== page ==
Concrete Wonders: 13 Brutalist Buildings in the USA & Britain

Temple Street Parking Garage, New Haven, Connecticut
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The post-modern six-story concrete parking garage standing on Temple Street in New Haven is textured by form-work and supported by paired reinforced concrete piers. It was designed by architect Paul Rudolph and built in 1961.

Carpenter Center at Harvard, Boston, Massachusetts
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The Carpenter Center for the Visual Arts at Harvard is the only building in the U.S. designed by Le Corbusier, and contrasts starkly with the traditional, centuries-old architecture most often seen on the campus. It’s a prime example of the visual innovations that went on to influence the modernist aesthetic in architecture for decades after.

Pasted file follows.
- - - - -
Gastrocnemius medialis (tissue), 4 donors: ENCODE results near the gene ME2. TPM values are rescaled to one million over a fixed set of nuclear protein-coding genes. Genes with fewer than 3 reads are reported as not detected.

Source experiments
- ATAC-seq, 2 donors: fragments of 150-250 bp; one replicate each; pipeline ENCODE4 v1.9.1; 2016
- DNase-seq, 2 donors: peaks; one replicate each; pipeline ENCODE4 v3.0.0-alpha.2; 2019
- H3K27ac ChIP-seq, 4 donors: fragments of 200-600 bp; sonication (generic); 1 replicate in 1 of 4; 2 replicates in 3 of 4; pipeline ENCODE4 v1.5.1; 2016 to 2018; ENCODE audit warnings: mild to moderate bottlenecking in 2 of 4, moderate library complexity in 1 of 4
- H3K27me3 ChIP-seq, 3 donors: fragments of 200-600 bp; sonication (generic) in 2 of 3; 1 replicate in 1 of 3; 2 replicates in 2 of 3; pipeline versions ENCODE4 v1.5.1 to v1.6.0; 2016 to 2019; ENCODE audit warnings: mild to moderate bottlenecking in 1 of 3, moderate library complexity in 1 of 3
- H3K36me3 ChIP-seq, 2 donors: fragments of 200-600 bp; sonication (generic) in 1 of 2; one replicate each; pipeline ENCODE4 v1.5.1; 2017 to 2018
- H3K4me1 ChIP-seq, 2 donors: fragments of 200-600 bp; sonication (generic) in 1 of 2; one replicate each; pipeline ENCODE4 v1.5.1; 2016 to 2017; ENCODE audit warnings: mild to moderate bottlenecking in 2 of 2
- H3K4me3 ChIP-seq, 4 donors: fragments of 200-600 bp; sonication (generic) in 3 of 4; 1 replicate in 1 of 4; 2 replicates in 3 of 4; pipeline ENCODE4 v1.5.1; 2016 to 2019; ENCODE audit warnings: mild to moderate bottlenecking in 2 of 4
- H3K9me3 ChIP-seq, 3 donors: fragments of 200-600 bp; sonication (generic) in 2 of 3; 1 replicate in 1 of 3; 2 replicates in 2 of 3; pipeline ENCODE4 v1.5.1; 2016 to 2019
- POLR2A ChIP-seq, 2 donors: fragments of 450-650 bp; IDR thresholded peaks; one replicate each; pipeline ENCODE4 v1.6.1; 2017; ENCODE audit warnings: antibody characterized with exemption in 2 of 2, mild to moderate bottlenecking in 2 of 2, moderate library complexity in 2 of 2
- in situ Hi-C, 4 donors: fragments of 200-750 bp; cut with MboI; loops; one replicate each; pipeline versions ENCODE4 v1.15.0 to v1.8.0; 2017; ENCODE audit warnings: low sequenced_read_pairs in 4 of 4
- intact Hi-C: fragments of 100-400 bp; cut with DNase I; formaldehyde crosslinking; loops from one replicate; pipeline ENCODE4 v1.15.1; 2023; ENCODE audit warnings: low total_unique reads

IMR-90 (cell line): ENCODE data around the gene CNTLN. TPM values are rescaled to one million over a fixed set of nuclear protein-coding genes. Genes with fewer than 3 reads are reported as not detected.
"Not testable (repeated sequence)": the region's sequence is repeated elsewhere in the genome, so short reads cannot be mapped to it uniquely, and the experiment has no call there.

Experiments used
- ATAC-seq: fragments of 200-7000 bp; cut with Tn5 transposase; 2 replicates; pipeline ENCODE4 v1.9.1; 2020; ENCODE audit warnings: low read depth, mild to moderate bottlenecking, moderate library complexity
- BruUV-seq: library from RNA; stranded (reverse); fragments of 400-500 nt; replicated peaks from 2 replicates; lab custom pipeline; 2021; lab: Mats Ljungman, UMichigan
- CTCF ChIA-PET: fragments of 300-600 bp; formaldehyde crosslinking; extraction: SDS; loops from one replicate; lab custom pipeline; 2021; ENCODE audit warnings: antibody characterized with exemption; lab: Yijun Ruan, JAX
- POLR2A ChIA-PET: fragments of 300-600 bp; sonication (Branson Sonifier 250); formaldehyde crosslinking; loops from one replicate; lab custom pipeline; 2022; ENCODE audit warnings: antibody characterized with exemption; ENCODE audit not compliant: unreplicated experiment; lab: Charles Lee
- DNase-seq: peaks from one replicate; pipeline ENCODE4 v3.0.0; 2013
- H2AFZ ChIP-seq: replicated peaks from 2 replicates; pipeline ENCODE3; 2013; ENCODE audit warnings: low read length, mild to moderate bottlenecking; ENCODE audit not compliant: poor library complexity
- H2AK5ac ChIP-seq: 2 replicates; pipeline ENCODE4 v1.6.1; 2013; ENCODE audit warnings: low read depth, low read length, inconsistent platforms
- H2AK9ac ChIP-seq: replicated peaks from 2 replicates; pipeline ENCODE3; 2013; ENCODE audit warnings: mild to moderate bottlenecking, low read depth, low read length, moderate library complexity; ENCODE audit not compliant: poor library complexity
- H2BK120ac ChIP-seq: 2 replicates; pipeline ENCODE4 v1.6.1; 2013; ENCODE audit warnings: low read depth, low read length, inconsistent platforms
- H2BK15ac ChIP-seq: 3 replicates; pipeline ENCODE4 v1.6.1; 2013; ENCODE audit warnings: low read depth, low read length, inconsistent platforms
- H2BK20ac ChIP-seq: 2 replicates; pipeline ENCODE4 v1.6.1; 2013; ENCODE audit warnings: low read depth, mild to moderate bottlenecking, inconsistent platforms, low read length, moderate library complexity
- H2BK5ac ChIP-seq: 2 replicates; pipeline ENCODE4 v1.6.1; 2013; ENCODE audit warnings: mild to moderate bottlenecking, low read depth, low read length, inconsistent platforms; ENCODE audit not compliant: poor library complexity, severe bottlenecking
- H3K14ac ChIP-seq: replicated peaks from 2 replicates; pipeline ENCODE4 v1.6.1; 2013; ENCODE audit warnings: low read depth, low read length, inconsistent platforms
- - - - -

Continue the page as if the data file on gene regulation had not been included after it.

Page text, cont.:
Alexandra Road, London, England
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Featured in ’28 Weeks Later’ and other films, the Alexandra Road Estate is a massive 1978 reinforced concrete housing complex with 520 apartments, a school, a community center, youth club and parks. Along with two rows of housing, there’s a ziggurat-shaped eight-story block set on rubber pads to reduce vibration from the nearby trains.

National Theater, London, England

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Architect Denys Lasdun designed the National Theater building as an “urban landscape” of interlocking terraces. Again, noted Brutalism critic Prince Charles weighed in, calling it “a clever way of building a nuclear power station in the middle of London without anyone objecting.”